I wanted to speak to my mom once a day, and I used the phone of the family where I stayed. At the end of the month, they confronted me with the bill. “Could you ask your parents to send an extra $40?” they asked. I knew I couldn’t ask my parents. My dad never liked it when he saw my mom on the phone. Asking them for money would make him lay down a rule that I could only call home once a week. So instead, I offered to babysit for the family, just to be able to call my mom.

High school ended, and I continued in Brooklyn, this time in seminary. Things didn’t get easier. Once, a girl left a $20 bill on my night table. “In case you need it,” she said. I wasn’t a fun person to help; I didn’t know how to respond, I wasn’t socially “with it.” But the question gnawed at me: Doesn’t anyone see me? Doesn’t anyone realize I need help? Doesn’t anyone notice me at all? When I get older, I promised myself, I’m going to be a person who has her eyes open to people who need help.

Winter arrived on a blast of cold wind and snow. I had no money to buy a sweater. I got great at putting on a big smile and saying, “I’m not the type who feels the cold.”

One February morning, a well-respected teacher looked around the classroom and her eyes rested on me. “Shuli, where’s your sweater?”

“I’m not cold.”

“Shuli, go back to the dorm and don’t come back without a sweater.”

I went back to the dorm and sat down on the floor. I put my head in my arms and cried. “I don’t know how to continue living like this,” I prayed. “Please help me. If You help me, I’ll become a person who sees people and helps people.” (Excerpted from Family First, Issue 536)

Related Stories

Rent-a-Bochur

Zivia Reischer

“No, seriously!” My mind lit up with a thousand ideas. “Rent-a-Bochur. That’s what we’ll call oursel...

Dancing in the Kitchen

Estee Rabinovicz

My mother made a decision: If she wanted a home fueled by love, light, and happiness, no one could c...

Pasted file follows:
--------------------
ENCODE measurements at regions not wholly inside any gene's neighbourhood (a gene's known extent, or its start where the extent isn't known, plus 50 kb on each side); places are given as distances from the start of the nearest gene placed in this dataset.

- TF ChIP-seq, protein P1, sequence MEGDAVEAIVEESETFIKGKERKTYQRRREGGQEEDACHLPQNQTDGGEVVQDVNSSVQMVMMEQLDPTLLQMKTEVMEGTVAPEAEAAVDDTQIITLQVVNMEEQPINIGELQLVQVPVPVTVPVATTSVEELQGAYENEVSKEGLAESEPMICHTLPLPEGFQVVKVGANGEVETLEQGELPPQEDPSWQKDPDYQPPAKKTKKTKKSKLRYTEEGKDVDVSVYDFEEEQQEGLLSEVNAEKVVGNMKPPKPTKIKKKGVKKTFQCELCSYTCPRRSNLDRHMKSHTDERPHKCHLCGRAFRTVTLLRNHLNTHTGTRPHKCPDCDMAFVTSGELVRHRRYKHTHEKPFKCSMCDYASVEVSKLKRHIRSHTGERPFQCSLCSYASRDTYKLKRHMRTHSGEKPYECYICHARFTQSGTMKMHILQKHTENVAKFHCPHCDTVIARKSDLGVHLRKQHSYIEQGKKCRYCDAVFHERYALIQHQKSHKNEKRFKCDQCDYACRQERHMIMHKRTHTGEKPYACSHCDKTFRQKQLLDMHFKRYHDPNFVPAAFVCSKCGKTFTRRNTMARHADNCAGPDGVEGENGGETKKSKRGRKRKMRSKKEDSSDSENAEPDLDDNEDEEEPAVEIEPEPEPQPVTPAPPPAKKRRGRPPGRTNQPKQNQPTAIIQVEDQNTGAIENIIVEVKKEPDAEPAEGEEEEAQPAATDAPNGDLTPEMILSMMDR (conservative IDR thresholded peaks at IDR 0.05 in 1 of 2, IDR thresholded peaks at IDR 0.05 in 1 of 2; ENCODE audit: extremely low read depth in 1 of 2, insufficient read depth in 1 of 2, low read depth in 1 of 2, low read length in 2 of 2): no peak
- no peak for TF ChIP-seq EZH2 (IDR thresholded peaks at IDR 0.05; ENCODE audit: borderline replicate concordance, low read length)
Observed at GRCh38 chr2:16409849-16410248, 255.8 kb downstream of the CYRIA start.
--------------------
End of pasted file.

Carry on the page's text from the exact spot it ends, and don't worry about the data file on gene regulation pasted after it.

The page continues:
How to Train Your Husband Not to Buy You Jewelry

Bashi Gruber

Months after our wedding, when my birthday rolled around, my husband gave me a gold and diamond pend...

Share this page with a friend. Fill in the information below, and we'll email your friend a link to this page on your behalf.

Your name
Your email address
You friend's name
Your friend's email address
Please type the characters you see in the image into the box provided.
CAPTCHA
Message


MM217
 
What’s in a Name?
Shoshana Friedman “What does Writer X have to say this week?”
Atonement — Fake and Real
Yonoson Rosenblum White confessionals and faux rituals
Four Walls Coming Full Circle
Eytan Kobre All the while, there’s been a relationship in the offing...
And Yet We Smile
Yisroel Besser We are the nation that toils to be happy at all costs
Out of This World
Rabbi Henoch Plotnick Dirshu Hashem b’himatzo — we are in Hashem’s company now...
Steven and Jonathan Litton
Rachel Bachrach The co-owners of Litton Sukkah, based in Lawrence, NY
Tali Messing
Moe Mernick Tali Messing, engineering manager at Facebook Tel Aviv
Sick Note
Jacob L. Freedman “Of course, Dr. Freedman. Machul, machul, machul”
Avoiding Health Columns Can Be Good for You
Rabbi Emanuel Feldman Only one reliable guide for good health: our Torah
Endnote: Side Notes
Riki Goldstein Most Jewish music industry entertainers have side profes...
Me, Myself, and Why
Faigy Peritzman Where there’s no heart and no love, there’s no point
Can’t Do It Without You
Sarah Chana Radcliffe When you step up to the plate, you build your home team
Eternal Joy
Mrs. Elana Moskowitz The joy of Succos is the fruit of spiritual victory
The Appraiser: Part III
D. Himy, M.S. CCC-SLP and Zivia Reischer Make sure your child knows his strengths
Hidden Special Needs
Rena Shechter You won’t see his special needs, but don’t deny them
Dear Wealthy Friend
Anonymous There’s no need for guilt. I am truly happy for you